antisemitism

SPLC is a hate group in disguise – time it was outlawed

Published by carolyn on Sun, 2017-04-02 22:59

Temple Beth Israel in Ann Arbor, Michigan where Dier Yassin Remembered has been carrying out weekly protests against Israel's apartheid policies.


By Carolyn Yeager

IS THERE ANY LOGIC BEHIND THE IDEA ONE WOULD ONLY QUESTION the Holocaust because one hates Jews and wants to harm them? Does anyone think that makes sense?

Apparently, the Southern Poverty Law Center does.

Deir Yassin Remembered (DYR), a local group in Ann Arbor, Michigan, has been placed on a list of hate groups compiled by the Southern Poverty Law Center (SPLC) under the subcategory of Holocaust denial. The group has been staging weekly protests outside Temple Beth Israel in Ann Arbor.

According to SPLC director Mark Potok, in a local Michigan radio interview:

Investigations reveal "rising anti-Semitism" is secretly promulgated by Jews

Published by carolyn on Fri, 2017-03-24 19:10

19-year old Israeli-American dual citizen arrested for sending over 100 fake bomb threats to Jewish institutions has been identified as Michael Kaydar. Here, he covers his face on his way to arraignment in an Israel courtroom.(JACK GUEZ/AFP/Getty Images)


Even so, proponents of this narrative continue to label them “hate crimes” against Jews, while in reality they are hate crimes against Whites.

By Carolyn Yeager

FAKE NEWS ABOUT INTOLERANCE TOWARD JEWS has spanned the period from post WWII right up to the present time. This fake news has proliferated due to the 100% collusion of the corporate news media.

The intention behind the widespread reporting of such “intolerance” is to reinforce a persistent Jewish narrative that persecution and “hate” are directed toward Jews to the extent that they need extra protection beyond that offered to any other group.

The latest events to be given front-page headlines and broadcast airtime have been shown to be “false flags” – that is, carried out clandestinely by Jews with the intention of blaming anonymous White “haters” and "racists." They range from the usual swastika graffiti to fake bomb threats directed at Jewish community centers, schools and synagogues.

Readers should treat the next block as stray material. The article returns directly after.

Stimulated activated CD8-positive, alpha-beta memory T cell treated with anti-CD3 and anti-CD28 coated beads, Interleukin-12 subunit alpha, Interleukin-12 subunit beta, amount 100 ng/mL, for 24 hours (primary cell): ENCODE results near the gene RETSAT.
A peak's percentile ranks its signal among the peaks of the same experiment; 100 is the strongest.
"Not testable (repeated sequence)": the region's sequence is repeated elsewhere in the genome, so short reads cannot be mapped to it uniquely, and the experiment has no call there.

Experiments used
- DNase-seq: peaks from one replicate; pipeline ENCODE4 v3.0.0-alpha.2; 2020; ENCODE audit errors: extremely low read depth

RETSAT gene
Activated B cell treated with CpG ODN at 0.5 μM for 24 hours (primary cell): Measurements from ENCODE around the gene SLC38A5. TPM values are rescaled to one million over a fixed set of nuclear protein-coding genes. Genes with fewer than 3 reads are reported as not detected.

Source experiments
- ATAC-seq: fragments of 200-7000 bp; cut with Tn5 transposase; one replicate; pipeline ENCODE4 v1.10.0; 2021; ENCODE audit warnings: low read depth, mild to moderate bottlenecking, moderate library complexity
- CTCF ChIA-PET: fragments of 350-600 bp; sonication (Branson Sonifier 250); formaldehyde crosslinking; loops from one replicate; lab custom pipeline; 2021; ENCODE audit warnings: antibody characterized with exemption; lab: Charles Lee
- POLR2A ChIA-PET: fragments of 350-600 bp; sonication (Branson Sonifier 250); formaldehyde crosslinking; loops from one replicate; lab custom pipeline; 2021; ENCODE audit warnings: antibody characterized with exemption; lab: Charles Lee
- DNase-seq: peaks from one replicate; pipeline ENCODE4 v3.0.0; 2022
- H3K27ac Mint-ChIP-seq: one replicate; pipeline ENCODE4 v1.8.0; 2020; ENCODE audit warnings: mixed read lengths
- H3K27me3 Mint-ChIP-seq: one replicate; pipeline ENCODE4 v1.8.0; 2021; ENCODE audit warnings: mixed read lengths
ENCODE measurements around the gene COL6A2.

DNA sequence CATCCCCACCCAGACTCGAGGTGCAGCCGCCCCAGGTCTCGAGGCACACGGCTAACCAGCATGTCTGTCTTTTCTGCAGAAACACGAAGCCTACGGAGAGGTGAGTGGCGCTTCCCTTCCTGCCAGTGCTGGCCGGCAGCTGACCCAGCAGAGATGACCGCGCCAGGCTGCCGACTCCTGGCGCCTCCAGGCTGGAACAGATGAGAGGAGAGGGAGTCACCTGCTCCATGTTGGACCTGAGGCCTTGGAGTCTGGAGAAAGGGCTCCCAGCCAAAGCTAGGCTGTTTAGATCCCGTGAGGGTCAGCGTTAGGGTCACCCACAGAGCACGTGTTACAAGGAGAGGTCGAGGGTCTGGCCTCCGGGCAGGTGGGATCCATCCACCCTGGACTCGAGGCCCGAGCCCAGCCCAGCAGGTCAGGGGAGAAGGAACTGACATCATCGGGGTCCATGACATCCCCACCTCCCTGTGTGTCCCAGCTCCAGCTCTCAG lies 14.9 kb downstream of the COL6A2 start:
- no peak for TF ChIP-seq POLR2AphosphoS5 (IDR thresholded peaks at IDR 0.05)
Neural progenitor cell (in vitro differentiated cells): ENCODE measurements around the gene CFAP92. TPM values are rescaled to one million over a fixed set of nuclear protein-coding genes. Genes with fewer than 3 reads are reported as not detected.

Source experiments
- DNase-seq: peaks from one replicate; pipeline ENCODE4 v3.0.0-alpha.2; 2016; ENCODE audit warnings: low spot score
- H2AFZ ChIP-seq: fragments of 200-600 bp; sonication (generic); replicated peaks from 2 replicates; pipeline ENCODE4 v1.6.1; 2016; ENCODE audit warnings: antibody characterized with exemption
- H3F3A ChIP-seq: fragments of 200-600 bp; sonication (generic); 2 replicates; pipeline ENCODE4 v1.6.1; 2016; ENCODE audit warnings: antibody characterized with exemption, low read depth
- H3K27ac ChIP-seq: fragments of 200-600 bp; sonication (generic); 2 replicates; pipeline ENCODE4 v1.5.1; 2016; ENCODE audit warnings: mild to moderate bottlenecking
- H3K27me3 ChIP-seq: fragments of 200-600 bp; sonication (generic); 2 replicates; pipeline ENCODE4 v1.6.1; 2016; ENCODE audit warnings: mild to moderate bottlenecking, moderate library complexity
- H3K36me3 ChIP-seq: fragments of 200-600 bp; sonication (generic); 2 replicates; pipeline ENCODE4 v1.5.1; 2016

Category 

Jews

“Holocau$t i$ fake hi$tory” is not anti-Semitism

Published by carolyn on Sat, 2017-03-11 23:01

This neatly written phrase was spray-painted on a synagogue outer garden wall in Seattle's upscale Capitol Hill neighborhood Thursday night. It's being treated as a hate crime and blamed, by extension, on President Trump, but where is the hate?


By Carolyn Yeager

A REPORT AT THE HILL headlined it “anti-Semitic vandalism” and repeated that it is an “anti-Semitic act.”

The Seattle Times used the words “toxic expression” and “anti-Semitic, Holocaust-denying graffiti.” It may be holocaust-denying, but it is not anti-Semitic. The two are not the same.

Rabbi Daniel Weiner of Temple De Hirsch Sinai must be rubbing his hands with glee. A neighbor, thinking s/he was doing a good deed, covered the graffiti with a sheet on which was written “Love Wins”, but the rabbi took the sheet down.

“It was a very sweet gesture and touching, but we took it down … I think it’s extremely important that people see this.”

On the 125th Birthday of Adolf Hitler

Published by carolyn on Fri, 2014-04-18 09:36

By Carolyn Yeager

The 125th anniversary of Hitler's birth on April 20th coincides with the publication of the “antisemitic” notebooks of German philosopher Martin Heidegger, arguably the most influential European philosopher of the 20th century (only Ludwig Wittgenstein rivals him for the title) according to this article.

There are other connections between the two. They were born in the same year, 1889. Heidegger joined Hitler's National-Socialist party, the NSDAP, in 1933 when Hitler became Chancellor and he remained a member until 1945. He served as rector of Freiburg University in Baden-Württemberg for one year, from 1933 to 1934. He praised the "inner truth and greatness" of National-Socialism during a lecture in 1935. Never once did Heidegger express a word of moral condemnation of the Nazis or the "Holocaust."

On the other hand, there is said to be no evidence that Heidegger accepted National-Socialist racial theories, but that doesn't absolve him because the notebooks contain passages denouncing "world Jewry," the distinctively Jewish "talent for calculation," and the "collusion of 'rootless' Jews in both international capitalism and communism."